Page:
Unless this week’s Auburn football opponent, Ole Miss, self-destructs like it did last Saturday at Arkansas, the Tigers will need to clean up their offensive mistakes when they take the field on Saturday morning at Oxford or it could be another disappointing road trip for Gus Malzahn’s team.
The Rebels, even including their game-four fiasco that featured six interceptions and a lost fumble by quarterback Matt Corral, are averaging 36.5 points per contest. Auburn’s highest total this season is the 30 points scored in a home win over Arkansas.
On the plus side for the Tigers, they settled on five starters for the offensive line and went with the group for a whole game at South Carolina. For a second straight week, they rushed for more than 200 yards and usually gave Bo Nix enough time to pass the football, so there looks to be progress up front. However, on the downside there were other problems that limited the Tigers to 22 points in the loss.
The obvious issue was Bo Nix throwing three interceptions that changed the momentum after the Tigers got off to a good start. However, the offense’s lack of production was a group effort. There were dropped passes and on some plays the receivers didn’t do a good job of creating separation from defensive backs. Also, the play-calling could have been better and there seemed to be confusion at times on who was supposed to be where on pass routes.
For a second straight week, freshman Tank Bigsby was a threat with the ball in his hands, but he only got 16 touches vs. South Carolina on a day he averaged right at seven yards per carry. The lack of carries didn’t make sense and it won’t make sense this week if it happens at Oxford where the Tigers will face an Ole Miss defense that is allowing 6.2 yards per rush.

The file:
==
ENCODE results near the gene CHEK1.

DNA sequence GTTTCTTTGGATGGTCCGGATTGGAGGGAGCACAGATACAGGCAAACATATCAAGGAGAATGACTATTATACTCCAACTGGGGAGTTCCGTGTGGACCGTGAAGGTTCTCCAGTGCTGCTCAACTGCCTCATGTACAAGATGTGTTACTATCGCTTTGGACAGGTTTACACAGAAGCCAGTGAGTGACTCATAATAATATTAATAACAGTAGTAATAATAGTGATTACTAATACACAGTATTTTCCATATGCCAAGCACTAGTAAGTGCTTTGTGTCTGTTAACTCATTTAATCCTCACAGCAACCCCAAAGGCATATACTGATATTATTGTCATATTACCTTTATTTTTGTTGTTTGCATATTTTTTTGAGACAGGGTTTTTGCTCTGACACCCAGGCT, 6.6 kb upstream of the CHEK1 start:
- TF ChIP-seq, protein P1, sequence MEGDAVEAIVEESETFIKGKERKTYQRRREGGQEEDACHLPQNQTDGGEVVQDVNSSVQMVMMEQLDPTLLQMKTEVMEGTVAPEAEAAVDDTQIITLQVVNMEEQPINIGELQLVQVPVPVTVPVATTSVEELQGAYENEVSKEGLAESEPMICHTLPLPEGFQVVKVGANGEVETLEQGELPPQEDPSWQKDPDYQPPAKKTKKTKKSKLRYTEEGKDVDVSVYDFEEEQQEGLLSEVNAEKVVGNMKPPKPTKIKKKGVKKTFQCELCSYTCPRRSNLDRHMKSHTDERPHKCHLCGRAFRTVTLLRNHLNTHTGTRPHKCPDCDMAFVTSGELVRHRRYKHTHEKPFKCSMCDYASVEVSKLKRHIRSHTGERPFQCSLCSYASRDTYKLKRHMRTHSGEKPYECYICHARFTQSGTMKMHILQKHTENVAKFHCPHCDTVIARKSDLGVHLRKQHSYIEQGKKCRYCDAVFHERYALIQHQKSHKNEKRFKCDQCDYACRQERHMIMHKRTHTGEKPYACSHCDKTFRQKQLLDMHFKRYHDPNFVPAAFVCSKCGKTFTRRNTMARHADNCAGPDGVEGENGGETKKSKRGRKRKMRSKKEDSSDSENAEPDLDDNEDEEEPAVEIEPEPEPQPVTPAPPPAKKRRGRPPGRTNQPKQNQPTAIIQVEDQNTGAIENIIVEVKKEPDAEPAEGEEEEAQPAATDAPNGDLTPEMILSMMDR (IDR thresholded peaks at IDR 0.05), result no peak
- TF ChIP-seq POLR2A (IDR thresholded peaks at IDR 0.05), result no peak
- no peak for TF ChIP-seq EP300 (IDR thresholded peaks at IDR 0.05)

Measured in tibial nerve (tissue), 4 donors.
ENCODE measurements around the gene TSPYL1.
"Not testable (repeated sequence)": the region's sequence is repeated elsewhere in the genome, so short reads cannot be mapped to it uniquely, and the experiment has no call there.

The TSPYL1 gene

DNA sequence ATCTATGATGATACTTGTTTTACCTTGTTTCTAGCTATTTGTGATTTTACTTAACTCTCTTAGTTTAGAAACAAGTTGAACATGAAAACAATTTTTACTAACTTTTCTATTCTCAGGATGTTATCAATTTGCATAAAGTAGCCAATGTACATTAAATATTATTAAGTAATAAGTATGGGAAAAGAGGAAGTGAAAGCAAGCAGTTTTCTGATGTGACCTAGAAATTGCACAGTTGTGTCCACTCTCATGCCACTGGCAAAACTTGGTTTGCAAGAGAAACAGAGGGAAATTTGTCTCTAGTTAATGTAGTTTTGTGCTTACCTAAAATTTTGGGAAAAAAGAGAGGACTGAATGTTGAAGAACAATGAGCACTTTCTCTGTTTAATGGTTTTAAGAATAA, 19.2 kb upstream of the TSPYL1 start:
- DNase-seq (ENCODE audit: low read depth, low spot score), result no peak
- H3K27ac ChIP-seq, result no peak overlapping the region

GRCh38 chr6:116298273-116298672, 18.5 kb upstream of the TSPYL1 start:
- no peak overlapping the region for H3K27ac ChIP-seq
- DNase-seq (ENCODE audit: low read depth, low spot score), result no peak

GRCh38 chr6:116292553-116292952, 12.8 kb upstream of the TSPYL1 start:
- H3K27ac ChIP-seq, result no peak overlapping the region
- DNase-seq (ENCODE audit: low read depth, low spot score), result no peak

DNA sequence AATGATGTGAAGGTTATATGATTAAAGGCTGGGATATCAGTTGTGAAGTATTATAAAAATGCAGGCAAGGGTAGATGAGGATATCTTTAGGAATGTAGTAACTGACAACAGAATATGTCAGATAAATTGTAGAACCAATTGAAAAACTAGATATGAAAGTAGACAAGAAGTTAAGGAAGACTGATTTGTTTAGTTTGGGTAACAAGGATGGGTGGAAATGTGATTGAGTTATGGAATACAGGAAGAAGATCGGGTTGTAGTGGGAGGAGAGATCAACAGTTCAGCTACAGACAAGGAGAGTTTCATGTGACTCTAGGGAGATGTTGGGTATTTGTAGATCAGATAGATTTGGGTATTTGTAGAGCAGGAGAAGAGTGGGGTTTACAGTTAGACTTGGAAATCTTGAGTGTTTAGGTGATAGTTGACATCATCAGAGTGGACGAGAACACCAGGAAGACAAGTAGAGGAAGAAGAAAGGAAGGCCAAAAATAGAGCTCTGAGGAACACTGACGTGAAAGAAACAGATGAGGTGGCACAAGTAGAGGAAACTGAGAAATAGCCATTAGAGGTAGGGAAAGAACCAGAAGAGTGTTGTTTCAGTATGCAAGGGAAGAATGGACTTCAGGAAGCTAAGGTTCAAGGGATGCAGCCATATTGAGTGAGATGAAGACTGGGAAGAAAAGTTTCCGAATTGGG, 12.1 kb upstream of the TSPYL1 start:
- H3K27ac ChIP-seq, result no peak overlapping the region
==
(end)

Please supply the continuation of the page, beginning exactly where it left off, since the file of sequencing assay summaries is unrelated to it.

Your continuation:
Traditionally, good Auburn teams win football games against Ole Miss, but at 2-2 the Tigers have a lot of improvement to do to reach the level of “good” this season. It is not just the offense that needs work. The Tigers have struggled making stops in the red zone and on third downs, two areas they have generally been successful in during recent seasons.
After the loss at South Carolina, Coach Gus Malzahn promised that fans will see his team improve as the season progresses. If that doesn’t happen, he could be looking at his worst record since taking over as head coach beginning with the 2013 season.
On the subject of teams that will need to improve during the course of a season, that description should fit Bruce Pearl’s rebuilt basketball Tigers. They started their regular preseason practice schedule last week minus all five of last year’s starters plus their top guy off the bench. Samir Doughty, J’Von McCormick, Austin Wiley, Isaac Okoro, Danjel Purifoy and Anfernee McLemore contributed to success at home, in road games and neutral sites. Auburn, Kentucky, Duke and Kansas are the only four major college teams to win 25 or more games each of the past three seasons, so those guys will be missed.
With five talented freshmen expected to contribute during the 2020-21 schedule and a roster with no scholarship seniors, Pearl’s team has the look of a group that has the potential to steadily improve as it gains experience during the coming season.
Mark Murphy is the editor of Inside the Auburn Tigers magazine and newsletter